What happens on August 3?
Samuel Beckett’s famous phrase “You must go on, I can’t go on, I’ll go on” is a pretty good summation of what will face Treasury come August 3 if there’s no deal on the debt limit. Reuters has a fantastic story this evening on the impossible quandary facing Treasury officials should the unthinkable come to pass; purely as a practical matter, it’s far from clear that it’s even possible to stop making the 3 million payments that Treasury makes automatically every day. Doing so involves a massive computer-reprogramming effort which I’m sure could not be implemented overnight — and for political reasons nobody is going to get started on such an effort until after all hope is lost for a deal in Congress.
Realistically, then, the government is likely to breach the current debt ceiling no matter what Congress agrees. A failure to lift it would be a bit like an edict to a steaming supertanker that it had to stop dead: no matter how much force of law that edict has, sheer momentum is going force many basic operations of the public fisc to continue for some period of days or weeks.
At that point — and no earlier — there would be enormous pressure on the White House to pull out the 14th Amendment and declare the debt ceiling unconstitutional, if only for practical reasons: doing so would be a lot easier than trying to reprogram the computers which are set to send out $49 billion of Social Security checks on August 3. Not to mention that no president ever wants to be the person who stiffed America’s seniors on their guaranteed monthly income: a greater failure of leadership can hardly be imagined. On the other hand, saying “enough of you bickering legislators, I’m sworn to uphold the Constitution and do what’s in the best interest of the country” is much more presidential.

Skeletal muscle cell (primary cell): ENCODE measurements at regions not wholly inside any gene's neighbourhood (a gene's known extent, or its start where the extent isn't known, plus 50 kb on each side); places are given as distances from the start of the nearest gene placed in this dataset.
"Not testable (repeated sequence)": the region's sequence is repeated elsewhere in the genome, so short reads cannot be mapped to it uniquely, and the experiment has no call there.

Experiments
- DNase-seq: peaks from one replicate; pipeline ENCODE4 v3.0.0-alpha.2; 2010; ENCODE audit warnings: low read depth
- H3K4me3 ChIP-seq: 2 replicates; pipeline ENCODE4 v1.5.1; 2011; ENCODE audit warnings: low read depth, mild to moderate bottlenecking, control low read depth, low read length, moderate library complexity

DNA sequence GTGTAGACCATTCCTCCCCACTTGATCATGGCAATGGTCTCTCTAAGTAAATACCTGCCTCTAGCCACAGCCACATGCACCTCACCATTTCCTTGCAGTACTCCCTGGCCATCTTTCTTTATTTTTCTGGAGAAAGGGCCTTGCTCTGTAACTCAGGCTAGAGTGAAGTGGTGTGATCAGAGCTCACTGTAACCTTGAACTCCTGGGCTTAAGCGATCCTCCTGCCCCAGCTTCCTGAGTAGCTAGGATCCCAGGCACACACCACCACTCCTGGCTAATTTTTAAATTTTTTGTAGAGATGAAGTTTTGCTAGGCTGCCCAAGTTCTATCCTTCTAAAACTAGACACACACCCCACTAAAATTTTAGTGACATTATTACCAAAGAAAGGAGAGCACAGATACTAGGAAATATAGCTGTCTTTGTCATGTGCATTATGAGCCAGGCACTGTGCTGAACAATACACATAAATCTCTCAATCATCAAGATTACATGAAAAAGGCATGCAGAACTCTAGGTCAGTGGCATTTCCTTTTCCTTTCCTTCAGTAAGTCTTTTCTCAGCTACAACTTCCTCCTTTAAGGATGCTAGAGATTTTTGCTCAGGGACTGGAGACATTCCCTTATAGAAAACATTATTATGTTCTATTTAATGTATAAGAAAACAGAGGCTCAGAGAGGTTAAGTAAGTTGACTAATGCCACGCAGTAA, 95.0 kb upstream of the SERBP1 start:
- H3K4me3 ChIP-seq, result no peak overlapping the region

That said, it’s easy to see why the official Treasury position is about as hardline as it gets:
“Our plan is for Congress to pass the debt limit,” Geithner said late in May. “Our fall-back plan is for Congress to pass the debt limit, and our fall-back plan to the fall-back plan is for Congress to pass the debt limit.”
The August 2 deadline is real, and no responsible legislator would risk letting it pass. Beyond that date is uncharted territory: Here Be Dragons stuff. Real uncertainty, as opposed to risk: anything could happen, including some extremely catastrophic outcomes related to payment default on maturing Treasury securities.
For the time being, the markets are buying it. The latest Treasury auction of four-week bills came in at 0.000% — Treasury is getting the money, literally, for free. And the maturity? August 4 — two days after the August 2 deadline. It’s entirely possible that Treasury simply won’t have the money to repay this principal. And yet that possibility clearly isn’t priced in — partly because it can’t be priced in, and partly because of auction dynamics: the bidders who won the auction are precisely the people who aren’t worried about the debt ceiling.
According to the Reuters report, a “small team of Treasury officials” is trying to work out what might happen come August 3 — can payments be delayed? Can the Constitution be invoked? Can the government prioritize payments? (It seems to me that if the debt ceiling is real, it would have to, it wouldn’t have any choice.)
The really depressing thing is that even if a deal does get done this month, the planning won’t have been in vain. Now that the Republicans can see how much leverage the debt ceiling gives them, they’re going to pull this stunt every time it gets near. The best-case scenario, with a big $2 trillion increase, would mean that we’re going to go through the exact same thing late in 2012; a more modest increase in the debt limit would set up a reprise of the current fiasco much sooner.
And that’s the invidious thing about low-probability events. Repeat the experiment often enough, and eventually they’ll happen. We’ll get a deal done this time. But one day, we won’t. And that day is not going to be a happy one.